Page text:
An author’s style is his or her distinctive way of connecting ideas. You can easily spot some authors’ styles. Like Dr. Seuss . . . everyone recognizes his rhyming and made-up words! It may not be so easy to recognize other authors’ styles until you read a few of their selections. Then you begin to spot the length and difficulty of the sentences they use and their choices of descriptive words.
Their writing may be informal or formal, friendly or bitter, fanciful or scientific, comical or dramatic, playful or serious.

The author’s tone and style create an overall mood, the feeling you get when you read the selection. For example, see how the author’s tone and style create a mysterious, frightening feeling in this scenario.

 Essential Skills/Concepts Related to RL 6.4
Multiple Meaning Words

YOU MAY ALREADY know many words that have two or more meanings. The words are called homonyms, from the Greek for “same name.” For example, the word fly is a noun that means “a small insect.”

A pesky fly kept buzzing by my ear!
But fly can also be a verb that means “to move through the air with wings.”

My brother likes to design and fly paper airplanes. So which meaning does this author use in the following quote? “I wonder what they’re talking about in that room? Boy, I wish I were a fly on the wall!” You probably figured it out. The writer wants to be a tiny insect that people wouldn’t notice as it listened to their private conversation!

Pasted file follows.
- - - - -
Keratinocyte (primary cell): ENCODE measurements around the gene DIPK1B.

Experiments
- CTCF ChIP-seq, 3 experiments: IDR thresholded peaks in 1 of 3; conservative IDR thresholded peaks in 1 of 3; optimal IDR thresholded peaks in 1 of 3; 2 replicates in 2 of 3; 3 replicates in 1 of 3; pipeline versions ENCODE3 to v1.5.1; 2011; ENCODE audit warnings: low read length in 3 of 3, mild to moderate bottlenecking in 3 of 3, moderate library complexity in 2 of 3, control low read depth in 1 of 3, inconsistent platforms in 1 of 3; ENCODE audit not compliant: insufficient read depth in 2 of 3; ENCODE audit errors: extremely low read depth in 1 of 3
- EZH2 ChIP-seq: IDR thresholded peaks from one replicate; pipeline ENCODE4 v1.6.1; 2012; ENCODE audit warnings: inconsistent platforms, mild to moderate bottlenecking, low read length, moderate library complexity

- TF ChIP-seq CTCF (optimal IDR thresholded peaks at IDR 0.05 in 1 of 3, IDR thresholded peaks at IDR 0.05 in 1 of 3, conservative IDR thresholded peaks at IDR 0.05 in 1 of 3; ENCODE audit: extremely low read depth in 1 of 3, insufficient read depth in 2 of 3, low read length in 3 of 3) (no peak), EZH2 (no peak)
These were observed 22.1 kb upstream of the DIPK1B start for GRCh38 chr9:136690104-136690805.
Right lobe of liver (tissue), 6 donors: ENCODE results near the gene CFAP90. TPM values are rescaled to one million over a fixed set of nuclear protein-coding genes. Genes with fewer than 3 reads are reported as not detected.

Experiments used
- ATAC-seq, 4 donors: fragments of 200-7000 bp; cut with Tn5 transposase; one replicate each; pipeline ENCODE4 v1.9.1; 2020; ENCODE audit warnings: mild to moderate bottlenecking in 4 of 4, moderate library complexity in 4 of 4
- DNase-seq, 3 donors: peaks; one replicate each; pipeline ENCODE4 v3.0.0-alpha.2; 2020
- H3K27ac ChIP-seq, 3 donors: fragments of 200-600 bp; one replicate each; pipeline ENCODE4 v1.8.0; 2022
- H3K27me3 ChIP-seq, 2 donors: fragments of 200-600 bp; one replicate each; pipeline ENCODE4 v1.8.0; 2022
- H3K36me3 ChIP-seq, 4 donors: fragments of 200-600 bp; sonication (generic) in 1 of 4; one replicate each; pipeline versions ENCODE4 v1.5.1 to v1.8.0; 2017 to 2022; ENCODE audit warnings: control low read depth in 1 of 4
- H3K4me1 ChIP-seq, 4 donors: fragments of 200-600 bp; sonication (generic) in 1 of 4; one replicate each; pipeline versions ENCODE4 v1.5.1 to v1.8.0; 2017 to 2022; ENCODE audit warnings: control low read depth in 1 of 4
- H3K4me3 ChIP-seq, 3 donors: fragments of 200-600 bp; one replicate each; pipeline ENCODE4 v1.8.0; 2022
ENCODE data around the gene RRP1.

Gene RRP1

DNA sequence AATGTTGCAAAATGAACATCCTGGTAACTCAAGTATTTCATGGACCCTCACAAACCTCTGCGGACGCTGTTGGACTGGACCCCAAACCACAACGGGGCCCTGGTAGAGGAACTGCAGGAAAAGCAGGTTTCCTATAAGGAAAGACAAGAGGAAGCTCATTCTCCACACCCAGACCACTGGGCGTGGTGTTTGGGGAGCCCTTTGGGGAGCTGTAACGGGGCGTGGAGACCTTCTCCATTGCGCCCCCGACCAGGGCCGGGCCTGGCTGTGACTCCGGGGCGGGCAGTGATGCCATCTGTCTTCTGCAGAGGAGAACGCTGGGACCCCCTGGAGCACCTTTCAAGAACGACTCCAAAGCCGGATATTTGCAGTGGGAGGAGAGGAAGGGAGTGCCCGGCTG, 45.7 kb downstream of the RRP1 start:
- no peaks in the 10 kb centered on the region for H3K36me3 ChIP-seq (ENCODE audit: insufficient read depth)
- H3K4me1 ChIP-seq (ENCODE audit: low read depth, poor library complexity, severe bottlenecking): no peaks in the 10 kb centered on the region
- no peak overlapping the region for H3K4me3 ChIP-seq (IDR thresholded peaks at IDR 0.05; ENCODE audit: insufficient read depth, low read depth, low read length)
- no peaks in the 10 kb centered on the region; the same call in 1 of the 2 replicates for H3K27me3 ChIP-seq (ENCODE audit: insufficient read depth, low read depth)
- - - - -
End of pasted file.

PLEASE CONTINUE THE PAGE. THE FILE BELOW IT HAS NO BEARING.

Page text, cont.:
Here are just a few more familiar multiple-meaning words.

Word                          Meaning 1                             Meaning 2
Bark                            growl                                      tree covering
bat                               animal                                      wooden stick
bowl                            dish                                         a sport
can                               able to                                                 container
kind                             nice                                          type
light                             lamp                                        not heavy
mean                            unkind                                     suggest
play                             have fun                                  a drama
roll                               revolve                                    a small piece of dough
story                            tale                                         one floor of a building
watch                          look                                         a timepiece

Essential Skills/Concepts Related to RI 6.4
Denotation and Connotation
EVERY WORD HAS a denotation—its definition as found in a dictionary. But many words also have a connotation—the feelings or images they bring to mind.

Denotation: scaly, legless reptile
Connotation: danger, evil, disloyal person

Even words that mean the same may have different connotations. Think about the synonyms scary and terrifying. They have similar meanings, but produce different feelings. There’s a big difference between the scary sound of the howling wind and a terrifying experience like falling off a cliff! Authors choose words to influence how readers feel. The words may suggest positive or negative connotations.

I saw many homeless people on the streets of the city. (positive)
I saw many bums on the streets of the city. (negative)

Here are a few more positive and negative connotations of words.

Word Use                                           Positive                                   Negative
Grandpa is thrifty.                               spends money wisely              cheap
She’s very strong-willed.                     determined                              stubborn
He has good self-esteem.                     Proud of work well done        conceited
She was tall and slender.                    slim                                          anorexic